Topeka sewage sees high percentage of genetic remnants of COVID-19 when compared to 330 other communities

Tim Hrenchir
Topeka Capital-Journal
Large tanks of wastewater in the aeration area of the Oakland Wastewater Plant, 1115 N.E. Poplar Ave., incorporate air in the filtering process Monday afternoon. Samples were tested by labs to show amounts of genetic remnants of COVID-19.

Topeka's Oakland Wastewater Treatment plant recently had more genetic remnants of COVID-19 floating in its sewage than 91% of the other facilities evaluated in a nationwide study. 

The Oakland plant at 1115 N.E. Poplar Ave. is among about 330 treatment plants that took part in the study by Biobot Analytics, a Cambridge, Mass.-based wastewater epidemiology firm.

The company tested sewage for the presence of SARS-CoV-2, the virus responsible for COVID-19.

The study's results offer a rough measure, in hindsight, of how often people in the areas involved were infected with the coronavirus, said Dan Zeller, plant operations manager for the city's water pollution control division.

A small red dot and line represent the portion of the study where Topeka is included showing how the city's sample of wastewater showed a higher concentration level of COVID-19 than 91% of all the nationwide sites for last week's testing.

People who have the coronavirus shed it through their urine and feces, which enter public wastewater systems, Zeller said.

"It's like the equivalent of a snake's skin when it sheds it," he said. "It just tells you 'This was here.'"

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Wastewater testing can tell you how widespread COVID-19 was

Genetic remnants of COVID remain in wastewater, where they can be extracted and matched against markers keyed to COVID to offer insight into how widespread the virus was in the area involved, said Sylvia Davis, the city of Topeka's deputy director of operations for utilities.

The coronavirus doesn't survive in sewage, so being around wastewater containing its genetic remnants doesn't increase a person's risk of getting COVID-19, Davis said.

Sylvia Davis, Topeka's deputy director of operations for utilities, looks over the data compiled by Biobot Analytics, a Cambridge, Mass.-based wastewater epidemiology firm. The results showed Topeka had more genetic remnants of COVID-19 in its sewage than 91% of the other facilities in the nationwide study.

This community's North Topeka and Sherwood Water Treatment Plants weren't involved in the Biobot study, Zeller said.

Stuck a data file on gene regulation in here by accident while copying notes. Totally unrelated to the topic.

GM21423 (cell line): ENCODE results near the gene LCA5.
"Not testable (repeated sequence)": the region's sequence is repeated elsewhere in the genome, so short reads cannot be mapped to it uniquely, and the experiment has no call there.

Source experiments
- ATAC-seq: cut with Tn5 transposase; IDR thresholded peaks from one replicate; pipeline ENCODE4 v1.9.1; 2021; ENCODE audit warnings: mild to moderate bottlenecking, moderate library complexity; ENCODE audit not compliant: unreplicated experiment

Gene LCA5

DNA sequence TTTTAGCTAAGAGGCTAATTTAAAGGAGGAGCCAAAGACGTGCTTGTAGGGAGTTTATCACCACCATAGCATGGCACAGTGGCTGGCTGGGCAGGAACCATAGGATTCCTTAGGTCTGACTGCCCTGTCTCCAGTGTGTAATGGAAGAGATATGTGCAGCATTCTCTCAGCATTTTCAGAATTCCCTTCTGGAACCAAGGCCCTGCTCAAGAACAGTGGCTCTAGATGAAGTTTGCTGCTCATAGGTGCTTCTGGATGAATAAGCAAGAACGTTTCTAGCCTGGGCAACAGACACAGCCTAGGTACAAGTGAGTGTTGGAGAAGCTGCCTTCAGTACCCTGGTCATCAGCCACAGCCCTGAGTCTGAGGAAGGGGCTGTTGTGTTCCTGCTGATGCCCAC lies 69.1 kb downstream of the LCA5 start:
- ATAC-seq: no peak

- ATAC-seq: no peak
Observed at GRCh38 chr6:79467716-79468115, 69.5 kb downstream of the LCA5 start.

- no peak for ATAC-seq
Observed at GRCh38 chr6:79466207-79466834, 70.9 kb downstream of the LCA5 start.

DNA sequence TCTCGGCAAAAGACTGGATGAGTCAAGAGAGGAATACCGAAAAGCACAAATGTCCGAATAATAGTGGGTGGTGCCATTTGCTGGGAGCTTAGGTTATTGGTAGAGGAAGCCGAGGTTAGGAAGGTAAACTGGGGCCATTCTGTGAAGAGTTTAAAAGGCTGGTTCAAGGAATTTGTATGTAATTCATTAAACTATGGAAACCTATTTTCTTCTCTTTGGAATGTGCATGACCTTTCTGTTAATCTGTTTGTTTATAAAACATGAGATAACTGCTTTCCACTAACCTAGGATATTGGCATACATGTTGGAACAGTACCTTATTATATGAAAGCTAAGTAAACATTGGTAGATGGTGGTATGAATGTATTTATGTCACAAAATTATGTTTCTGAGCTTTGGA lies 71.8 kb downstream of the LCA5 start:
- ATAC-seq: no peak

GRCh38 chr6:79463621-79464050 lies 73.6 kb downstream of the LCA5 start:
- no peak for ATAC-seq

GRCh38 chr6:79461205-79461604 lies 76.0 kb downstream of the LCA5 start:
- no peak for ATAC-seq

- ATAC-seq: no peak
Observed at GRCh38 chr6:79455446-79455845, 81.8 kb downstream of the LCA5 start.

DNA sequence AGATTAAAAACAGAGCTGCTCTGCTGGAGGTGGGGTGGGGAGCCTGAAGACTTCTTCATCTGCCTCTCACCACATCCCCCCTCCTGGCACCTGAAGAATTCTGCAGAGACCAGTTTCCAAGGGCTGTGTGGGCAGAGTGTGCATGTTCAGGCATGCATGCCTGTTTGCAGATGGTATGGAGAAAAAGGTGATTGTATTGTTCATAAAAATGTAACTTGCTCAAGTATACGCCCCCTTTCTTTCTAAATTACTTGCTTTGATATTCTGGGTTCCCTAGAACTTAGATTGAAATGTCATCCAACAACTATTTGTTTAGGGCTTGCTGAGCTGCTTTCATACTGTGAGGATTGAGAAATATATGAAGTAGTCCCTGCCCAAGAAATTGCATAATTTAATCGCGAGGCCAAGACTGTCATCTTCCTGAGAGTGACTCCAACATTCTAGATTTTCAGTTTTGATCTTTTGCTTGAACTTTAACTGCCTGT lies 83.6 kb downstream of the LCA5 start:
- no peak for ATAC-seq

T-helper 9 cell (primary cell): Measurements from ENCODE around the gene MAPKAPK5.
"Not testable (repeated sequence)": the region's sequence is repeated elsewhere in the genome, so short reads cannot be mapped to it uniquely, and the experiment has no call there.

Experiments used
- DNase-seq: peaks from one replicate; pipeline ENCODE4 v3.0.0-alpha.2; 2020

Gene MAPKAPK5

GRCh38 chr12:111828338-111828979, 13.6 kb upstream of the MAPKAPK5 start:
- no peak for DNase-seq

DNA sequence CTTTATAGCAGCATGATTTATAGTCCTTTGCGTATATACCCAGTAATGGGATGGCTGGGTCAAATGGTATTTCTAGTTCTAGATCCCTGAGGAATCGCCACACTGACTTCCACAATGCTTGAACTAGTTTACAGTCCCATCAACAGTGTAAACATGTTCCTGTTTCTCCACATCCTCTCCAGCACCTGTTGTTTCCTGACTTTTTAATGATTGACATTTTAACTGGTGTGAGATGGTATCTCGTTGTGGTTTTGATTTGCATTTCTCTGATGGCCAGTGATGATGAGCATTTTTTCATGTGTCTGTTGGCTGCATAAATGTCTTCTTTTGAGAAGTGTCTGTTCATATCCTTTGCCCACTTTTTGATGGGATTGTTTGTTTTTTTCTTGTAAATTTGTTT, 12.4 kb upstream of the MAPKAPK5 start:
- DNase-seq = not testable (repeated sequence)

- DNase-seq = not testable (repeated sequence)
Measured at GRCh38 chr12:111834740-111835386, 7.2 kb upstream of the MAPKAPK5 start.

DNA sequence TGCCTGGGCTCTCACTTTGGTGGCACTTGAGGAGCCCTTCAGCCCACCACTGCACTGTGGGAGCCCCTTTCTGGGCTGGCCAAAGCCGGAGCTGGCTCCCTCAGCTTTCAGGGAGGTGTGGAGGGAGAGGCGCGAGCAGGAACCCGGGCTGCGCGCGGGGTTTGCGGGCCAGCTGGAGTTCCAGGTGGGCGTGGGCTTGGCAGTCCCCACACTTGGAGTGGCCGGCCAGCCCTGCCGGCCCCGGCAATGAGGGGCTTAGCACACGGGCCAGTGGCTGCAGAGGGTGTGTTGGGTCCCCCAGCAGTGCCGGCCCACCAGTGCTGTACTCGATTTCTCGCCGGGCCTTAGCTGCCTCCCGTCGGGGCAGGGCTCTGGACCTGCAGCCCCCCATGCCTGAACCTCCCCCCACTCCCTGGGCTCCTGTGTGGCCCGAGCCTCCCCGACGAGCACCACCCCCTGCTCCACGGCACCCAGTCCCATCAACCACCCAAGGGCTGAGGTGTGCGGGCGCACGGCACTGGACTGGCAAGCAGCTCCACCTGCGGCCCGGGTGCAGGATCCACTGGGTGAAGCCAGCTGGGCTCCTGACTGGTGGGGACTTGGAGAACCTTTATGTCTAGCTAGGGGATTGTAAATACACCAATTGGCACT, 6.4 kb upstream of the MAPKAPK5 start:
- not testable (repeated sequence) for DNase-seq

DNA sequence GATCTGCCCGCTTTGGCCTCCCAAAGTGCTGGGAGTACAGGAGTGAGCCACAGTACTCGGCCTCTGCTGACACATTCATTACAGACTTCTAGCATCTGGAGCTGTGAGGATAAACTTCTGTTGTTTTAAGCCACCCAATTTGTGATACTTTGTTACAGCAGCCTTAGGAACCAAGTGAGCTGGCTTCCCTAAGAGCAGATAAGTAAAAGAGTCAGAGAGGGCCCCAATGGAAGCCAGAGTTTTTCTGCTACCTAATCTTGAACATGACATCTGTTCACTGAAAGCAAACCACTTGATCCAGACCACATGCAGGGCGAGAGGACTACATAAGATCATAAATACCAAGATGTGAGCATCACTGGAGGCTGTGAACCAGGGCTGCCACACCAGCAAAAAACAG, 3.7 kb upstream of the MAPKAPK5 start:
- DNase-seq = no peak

The Oakland plant receives about two-thirds of this community's sewage, and also treats some wastewater from surrounding communities that include Holton and Lawrence, he said.

The results of the recent testing show how the wastewater from the Oakland plant compares to other sampling sites from around the country, Davis said.

Plant employees collected samples at different points in the treatment process by using a rope to lower a large jar into the wastewater stream, Zeller said.

The samples were taken away for testing, which initially showed the presence of genetic COVID remnants at the Oakland plant was comparatively low.

Dan Zeller, plant operations manager for Topeka's water pollution control division, shows how a bottle on a rope is used to collect samples of wastewater at the first point of entry into the Oakland Wastewater Plant.

The first tests there, conducted June 15 and 17, showed the Oakland plant was in the 19th and 15th percentiles, respectively, among testing sites nationwide, Davis said.

That meant the plant had a higher concentration of coronavirus than was found in 19% and 15%, respectively, of samples sent in from other facilities.

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Summer saw increase in amount of COVID-19 in wastewater

But as the summer proceeded, the Shawnee County Health Department reported it was seeing an increased number of COVID cases, due largely to the disease's delta variant.

Meanwhile, the presence of COVID remnants in the wastewater at the Oakland plant also rose.

Davis provided figures showing that facility recorded percentile rankings of the following:

• 29% on June 22.

• 11% on June 24.

• 76% on June 29. 

• 4% on July 1.

• 7% on July 6.

• 77% on July 8.

• 93% on July 13.

• 68% on July 15.

• 91% on July 20.

• 67% on July 22.

• 86% on July 27.

• 76% on July 29.

• 90% on Aug. 5.

• 76% on Aug. 10.

• 82% on Aug. 12.

• 67% on Aug. 17.

• And 91% on Aug. 19.

Large debris, such as rocks and plastic, are processed out of Topeka's wastewater.

Local officials say figures from the study might more accurately reflect how widespread COVID was in a community than health department figures do.

That's because the latter don't reflect the presence of COVID in asymptomatic people who didn't get tested and aren't accounted for in the health department figures.

But the wastewater testing figures accurately reflect the presence of COVID in symptomatic and asymptomatic victims, because it detects remnants being shed through the urine and feces of everyone who's had the coronavirus, Davis said.

"If you had the virus, you're going to shed it," she said.